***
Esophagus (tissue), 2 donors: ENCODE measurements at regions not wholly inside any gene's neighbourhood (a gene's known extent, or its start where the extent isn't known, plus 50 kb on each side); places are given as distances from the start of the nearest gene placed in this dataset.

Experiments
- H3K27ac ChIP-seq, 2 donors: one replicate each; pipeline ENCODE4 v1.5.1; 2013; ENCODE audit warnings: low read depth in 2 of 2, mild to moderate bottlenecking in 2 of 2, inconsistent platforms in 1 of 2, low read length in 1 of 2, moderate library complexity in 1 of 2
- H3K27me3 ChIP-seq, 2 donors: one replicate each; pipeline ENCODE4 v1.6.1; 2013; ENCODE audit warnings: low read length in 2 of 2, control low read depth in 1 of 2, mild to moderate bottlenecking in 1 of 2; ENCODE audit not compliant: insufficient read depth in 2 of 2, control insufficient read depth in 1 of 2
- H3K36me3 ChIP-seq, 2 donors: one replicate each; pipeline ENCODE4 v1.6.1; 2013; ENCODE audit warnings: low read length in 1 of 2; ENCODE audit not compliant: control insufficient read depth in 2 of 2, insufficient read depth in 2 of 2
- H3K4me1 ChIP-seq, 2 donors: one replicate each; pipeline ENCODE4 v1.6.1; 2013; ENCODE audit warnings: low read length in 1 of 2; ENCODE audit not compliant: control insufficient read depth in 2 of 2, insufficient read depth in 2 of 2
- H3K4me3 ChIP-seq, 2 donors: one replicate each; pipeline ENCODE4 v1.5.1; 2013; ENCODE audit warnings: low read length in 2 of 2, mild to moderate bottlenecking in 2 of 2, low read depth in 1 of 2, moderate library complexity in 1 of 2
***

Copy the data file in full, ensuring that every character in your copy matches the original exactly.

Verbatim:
Esophagus (tissue), 2 donors: ENCODE measurements at regions not wholly inside any gene's neighbourhood (a gene's known extent, or its start where the extent isn't known, plus 50 kb on each side); places are given as distances from the start of the nearest gene placed in this dataset.

Experiments
- H3K27ac ChIP-seq, 2 donors: one replicate each; pipeline ENCODE4 v1.5.1; 2013; ENCODE audit warnings: low read depth in 2 of 2, mild to moderate bottlenecking in 2 of 2, inconsistent platforms in 1 of 2, low read length in 1 of 2, moderate library complexity in 1 of 2
- H3K27me3 ChIP-seq, 2 donors: one replicate each; pipeline ENCODE4 v1.6.1; 2013; ENCODE audit warnings: low read length in 2 of 2, control low read depth in 1 of 2, mild to moderate bottlenecking in 1 of 2; ENCODE audit not compliant: insufficient read depth in 2 of 2, control insufficient read depth in 1 of 2
- H3K36me3 ChIP-seq, 2 donors: one replicate each; pipeline ENCODE4 v1.6.1; 2013; ENCODE audit warnings: low read length in 1 of 2; ENCODE audit not compliant: control insufficient read depth in 2 of 2, insufficient read depth in 2 of 2
- H3K4me1 ChIP-seq, 2 donors: one replicate each; pipeline ENCODE4 v1.6.1; 2013; ENCODE audit warnings: low read length in 1 of 2; ENCODE audit not compliant: control insufficient read depth in 2 of 2, insufficient read depth in 2 of 2
- H3K4me3 ChIP-seq, 2 donors: one replicate each; pipeline ENCODE4 v1.5.1; 2013; ENCODE audit warnings: low read length in 2 of 2, mild to moderate bottlenecking in 2 of 2, low read depth in 1 of 2, moderate library complexity in 1 of 2